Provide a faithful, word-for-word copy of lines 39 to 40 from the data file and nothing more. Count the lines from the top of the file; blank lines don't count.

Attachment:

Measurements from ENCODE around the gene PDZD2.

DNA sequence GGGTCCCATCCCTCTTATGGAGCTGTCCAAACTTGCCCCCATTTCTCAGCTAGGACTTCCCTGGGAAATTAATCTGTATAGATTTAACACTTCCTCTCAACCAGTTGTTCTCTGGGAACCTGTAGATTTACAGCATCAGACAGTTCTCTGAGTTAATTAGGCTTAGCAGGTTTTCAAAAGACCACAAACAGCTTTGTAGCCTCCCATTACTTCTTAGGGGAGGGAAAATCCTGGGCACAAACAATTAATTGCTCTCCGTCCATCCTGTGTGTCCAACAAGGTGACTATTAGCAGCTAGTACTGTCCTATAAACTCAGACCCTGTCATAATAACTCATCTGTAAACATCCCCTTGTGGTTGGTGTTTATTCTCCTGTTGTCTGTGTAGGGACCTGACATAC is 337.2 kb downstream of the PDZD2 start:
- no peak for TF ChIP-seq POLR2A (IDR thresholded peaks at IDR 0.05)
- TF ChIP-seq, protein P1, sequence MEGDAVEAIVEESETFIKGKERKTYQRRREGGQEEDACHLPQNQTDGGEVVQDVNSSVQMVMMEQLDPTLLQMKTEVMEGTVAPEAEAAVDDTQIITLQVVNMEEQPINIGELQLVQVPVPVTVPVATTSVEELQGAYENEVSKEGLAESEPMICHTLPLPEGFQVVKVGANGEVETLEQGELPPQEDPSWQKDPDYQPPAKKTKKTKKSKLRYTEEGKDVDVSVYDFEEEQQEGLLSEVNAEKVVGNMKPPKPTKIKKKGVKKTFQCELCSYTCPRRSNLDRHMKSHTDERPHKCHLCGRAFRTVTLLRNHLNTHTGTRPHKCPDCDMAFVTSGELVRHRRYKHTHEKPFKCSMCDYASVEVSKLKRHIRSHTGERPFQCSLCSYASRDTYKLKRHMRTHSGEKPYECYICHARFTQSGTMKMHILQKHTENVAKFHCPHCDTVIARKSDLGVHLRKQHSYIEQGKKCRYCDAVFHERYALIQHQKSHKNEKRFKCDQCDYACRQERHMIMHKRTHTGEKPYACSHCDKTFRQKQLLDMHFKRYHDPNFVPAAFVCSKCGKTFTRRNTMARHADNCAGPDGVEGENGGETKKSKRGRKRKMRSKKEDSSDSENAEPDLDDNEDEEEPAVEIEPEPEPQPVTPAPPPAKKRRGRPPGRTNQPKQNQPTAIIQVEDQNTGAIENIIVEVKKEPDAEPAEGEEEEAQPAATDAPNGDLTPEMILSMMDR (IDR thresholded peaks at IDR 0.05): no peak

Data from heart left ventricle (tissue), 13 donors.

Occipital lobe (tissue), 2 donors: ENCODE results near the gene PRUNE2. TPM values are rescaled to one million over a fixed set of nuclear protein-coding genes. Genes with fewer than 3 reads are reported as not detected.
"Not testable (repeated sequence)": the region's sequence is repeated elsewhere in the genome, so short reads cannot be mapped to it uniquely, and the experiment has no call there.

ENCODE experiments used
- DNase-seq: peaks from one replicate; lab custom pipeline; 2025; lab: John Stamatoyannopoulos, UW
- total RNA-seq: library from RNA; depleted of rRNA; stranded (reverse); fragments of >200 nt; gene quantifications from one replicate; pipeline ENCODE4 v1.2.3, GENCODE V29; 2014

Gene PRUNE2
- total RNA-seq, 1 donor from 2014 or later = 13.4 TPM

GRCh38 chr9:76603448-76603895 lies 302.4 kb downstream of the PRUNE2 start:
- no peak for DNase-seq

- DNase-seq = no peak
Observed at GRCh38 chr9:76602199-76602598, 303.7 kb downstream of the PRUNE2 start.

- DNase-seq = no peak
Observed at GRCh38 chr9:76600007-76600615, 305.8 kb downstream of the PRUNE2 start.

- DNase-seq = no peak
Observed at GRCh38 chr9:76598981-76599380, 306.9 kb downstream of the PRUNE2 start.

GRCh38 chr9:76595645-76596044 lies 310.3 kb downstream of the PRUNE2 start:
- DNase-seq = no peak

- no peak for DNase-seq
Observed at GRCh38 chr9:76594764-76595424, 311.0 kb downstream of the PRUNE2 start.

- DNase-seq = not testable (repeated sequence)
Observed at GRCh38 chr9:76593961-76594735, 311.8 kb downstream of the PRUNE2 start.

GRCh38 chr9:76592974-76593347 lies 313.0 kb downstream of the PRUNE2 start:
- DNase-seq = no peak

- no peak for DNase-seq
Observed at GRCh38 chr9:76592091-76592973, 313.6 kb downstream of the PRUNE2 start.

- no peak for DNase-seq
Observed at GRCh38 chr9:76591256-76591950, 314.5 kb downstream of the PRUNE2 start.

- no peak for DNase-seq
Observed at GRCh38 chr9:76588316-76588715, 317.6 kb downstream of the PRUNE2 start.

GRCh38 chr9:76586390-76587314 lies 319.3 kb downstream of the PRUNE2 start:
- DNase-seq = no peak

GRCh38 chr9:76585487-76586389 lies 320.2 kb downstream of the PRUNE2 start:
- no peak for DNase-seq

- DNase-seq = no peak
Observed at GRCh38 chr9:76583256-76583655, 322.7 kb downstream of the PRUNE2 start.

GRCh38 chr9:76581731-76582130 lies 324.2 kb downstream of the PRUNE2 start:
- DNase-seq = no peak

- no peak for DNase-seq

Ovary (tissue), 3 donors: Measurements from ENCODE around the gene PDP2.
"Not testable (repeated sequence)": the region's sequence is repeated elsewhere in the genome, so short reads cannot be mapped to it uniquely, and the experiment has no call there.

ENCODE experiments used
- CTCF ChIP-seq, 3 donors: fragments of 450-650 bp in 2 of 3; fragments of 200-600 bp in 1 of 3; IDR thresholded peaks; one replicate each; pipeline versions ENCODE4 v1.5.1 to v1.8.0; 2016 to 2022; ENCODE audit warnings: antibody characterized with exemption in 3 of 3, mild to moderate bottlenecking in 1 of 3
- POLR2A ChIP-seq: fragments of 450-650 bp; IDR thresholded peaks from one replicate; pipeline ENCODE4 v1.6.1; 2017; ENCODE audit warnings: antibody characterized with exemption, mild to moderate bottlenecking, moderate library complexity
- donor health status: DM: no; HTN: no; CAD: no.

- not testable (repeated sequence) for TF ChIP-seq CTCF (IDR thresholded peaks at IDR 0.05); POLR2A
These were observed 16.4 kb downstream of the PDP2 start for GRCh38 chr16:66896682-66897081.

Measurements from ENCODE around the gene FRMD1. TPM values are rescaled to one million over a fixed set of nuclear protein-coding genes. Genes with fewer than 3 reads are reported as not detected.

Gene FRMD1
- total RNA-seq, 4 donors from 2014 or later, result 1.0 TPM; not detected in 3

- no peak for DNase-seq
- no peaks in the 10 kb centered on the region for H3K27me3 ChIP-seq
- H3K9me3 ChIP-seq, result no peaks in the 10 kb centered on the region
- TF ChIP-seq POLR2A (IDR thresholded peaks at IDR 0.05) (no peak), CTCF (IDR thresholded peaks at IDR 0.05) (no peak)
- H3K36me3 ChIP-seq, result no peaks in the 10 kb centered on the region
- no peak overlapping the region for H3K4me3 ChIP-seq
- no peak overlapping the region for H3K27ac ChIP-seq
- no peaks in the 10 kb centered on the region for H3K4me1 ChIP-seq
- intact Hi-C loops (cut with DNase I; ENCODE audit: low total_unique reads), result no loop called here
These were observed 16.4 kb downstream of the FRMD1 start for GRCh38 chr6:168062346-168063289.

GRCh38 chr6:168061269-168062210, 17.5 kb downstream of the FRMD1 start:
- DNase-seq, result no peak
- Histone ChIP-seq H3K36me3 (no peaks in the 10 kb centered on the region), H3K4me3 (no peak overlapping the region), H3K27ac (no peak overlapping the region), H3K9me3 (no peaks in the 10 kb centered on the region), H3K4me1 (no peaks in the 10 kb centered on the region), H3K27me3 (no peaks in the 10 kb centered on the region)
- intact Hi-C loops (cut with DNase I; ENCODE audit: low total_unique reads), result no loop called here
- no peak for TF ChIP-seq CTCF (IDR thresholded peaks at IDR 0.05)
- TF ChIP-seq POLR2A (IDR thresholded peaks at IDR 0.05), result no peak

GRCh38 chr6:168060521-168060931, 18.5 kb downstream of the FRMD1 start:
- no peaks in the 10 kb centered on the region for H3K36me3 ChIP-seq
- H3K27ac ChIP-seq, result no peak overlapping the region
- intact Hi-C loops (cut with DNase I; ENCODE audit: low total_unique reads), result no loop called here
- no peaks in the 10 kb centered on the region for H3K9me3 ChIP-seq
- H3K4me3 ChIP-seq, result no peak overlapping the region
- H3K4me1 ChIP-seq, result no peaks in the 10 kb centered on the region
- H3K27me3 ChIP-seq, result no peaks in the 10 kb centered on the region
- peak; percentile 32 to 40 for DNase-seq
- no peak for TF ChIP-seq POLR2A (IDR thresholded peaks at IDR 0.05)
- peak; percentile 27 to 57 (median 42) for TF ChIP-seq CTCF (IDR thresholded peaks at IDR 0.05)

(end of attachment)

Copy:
- DNase-seq = no peak
Observed at GRCh38 chr9:76583256-76583655, 322.7 kb downstream of the PRUNE2 start.